Bedtime is the best time for stories, as the Castle quiets down, and even busy Momma takes a moment to bask in peace and love. Just to see hyperactive Audrey quiet down and nestle into Tutor's shoulder, and smile half in a dream is gratifying to world-conquering Momma's human heart. Tonight Tutor is telling a tale that Wordsworth told from his own childhood, when England was still enchanted by fairies and goblins and no smoke could be yet seen from factories, and time was measured in seasons, and sunrises and sunsets, and no man or woman lived by the time-clock, measured and managed like mechanical things effectively and efficiently to some grim purpose, not their own.
Scripture is hard enough, Wordsworth riskier yet. But Audrey knows no better. "You see," says Tutor, long ago, not that far from the Castle back in the old days, there was an old, old beggar who used to walk from town to town. White hair, white beard. He had a staff or stick he used as a cane. His clothes were raggedy, but he is hale, that means healthy, and strong for his old age. Can you see him, Audrey, in your mind's eye?" She affirms she can, indeed, nestling closer, and with her little dreamy smile. Rex has crept up the bed and lies with his nose on her chest, her hand on his head. "Well, see the old beggar now. He is sitting on a bench, but it is not really a bench, at the edge of the highway. It is step that horsemen (and horsewoman, too) use, there were no cars, to get back on a horse. Well, the old man is sitting there. He has a crust of bread, can you see it? in his hands. Guess how he got it? A girl about your age, who had red hair and lived with her Momma, not in a palace or castle, but in a small hut in a small village had given him that crust, which her Momma had given her to eat herself. She was hungry, too. But she gave the old man the bread. When he walked by their house, he did not stop and ask; she ran out with her own breakfast." "That was really nice of her," says Audrey, "because she was hungry, too." "That's right," says Tutor, "but look now. See how the old man's fingers shake. He is so, so old, his hands are shaking even though the morning is warm. He is so infirm, that means weak, the birds are not afraid of him. They have come within the reach of his staff, unafraid, to peck about his feet. His palsied hands are shaking breadcrumbs to the ground, and the birds surround him for their feast. He too is a giver. Kid, can I recite you some out loud? It doesn't sound like regular talk, it sounds more like Gospels in church, ok? Just a little bit." Tutor knows it by heart. As he says, it memorized itself.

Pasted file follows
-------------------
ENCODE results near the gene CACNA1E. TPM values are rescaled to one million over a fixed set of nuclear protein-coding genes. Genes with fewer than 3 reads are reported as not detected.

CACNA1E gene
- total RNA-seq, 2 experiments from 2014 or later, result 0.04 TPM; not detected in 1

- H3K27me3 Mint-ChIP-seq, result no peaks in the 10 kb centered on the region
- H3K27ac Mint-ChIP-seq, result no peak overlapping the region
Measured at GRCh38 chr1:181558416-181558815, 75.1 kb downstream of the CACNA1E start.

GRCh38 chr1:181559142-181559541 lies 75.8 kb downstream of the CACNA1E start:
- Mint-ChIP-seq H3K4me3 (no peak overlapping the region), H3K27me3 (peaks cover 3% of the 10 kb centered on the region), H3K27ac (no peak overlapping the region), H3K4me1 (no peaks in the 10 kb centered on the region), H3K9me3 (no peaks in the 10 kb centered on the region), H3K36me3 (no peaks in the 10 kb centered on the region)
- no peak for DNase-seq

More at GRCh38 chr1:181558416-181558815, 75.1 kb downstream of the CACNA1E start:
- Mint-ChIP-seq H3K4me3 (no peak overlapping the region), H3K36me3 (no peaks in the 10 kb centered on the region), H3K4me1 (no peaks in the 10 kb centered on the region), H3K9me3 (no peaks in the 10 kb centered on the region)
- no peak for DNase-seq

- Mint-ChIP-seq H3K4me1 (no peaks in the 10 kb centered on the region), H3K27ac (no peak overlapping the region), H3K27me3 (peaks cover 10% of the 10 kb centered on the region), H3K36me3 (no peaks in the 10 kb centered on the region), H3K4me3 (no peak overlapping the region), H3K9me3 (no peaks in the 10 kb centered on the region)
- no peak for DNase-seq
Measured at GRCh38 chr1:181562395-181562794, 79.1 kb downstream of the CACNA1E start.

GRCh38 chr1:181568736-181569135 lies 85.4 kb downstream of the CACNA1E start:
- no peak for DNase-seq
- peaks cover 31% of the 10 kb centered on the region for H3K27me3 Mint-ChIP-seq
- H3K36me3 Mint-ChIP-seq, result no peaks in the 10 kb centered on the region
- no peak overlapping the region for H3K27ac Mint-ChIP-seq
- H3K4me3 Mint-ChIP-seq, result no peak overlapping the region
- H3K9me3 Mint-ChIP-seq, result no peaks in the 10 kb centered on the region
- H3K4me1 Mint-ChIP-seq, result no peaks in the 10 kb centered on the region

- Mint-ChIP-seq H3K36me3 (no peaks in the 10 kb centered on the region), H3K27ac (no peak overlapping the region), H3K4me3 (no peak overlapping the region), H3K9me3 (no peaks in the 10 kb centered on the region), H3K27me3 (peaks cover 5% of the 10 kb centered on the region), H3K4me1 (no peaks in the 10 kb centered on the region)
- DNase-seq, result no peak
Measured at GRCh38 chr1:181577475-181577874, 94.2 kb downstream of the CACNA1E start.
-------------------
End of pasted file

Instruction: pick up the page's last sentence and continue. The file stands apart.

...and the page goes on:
Man is dear to man; the poorest poor
Long for some moments in a weary life
When they can know and feel that they have been,
Themselves the dealers-out
Of some small blessings; have been kind to such
As needed kindness, for this single cause,
That we have all of us one human heart.
"I would give my bread to the old man, too," murmurs Audrey, her hand stroking the stiff fur of the unlovely dog she rescued from the pound. Momma has put her iPad down. This time, as Tutor exits, his charge fast asleep, Momma's hand comes up to be clasped in parting, sans cash in the palm. "One human heart," murmurs she. For Tutor it is joy and a relief to feel love circulate, from past to present, towards a future, through the text. A castle by the sea can so cold.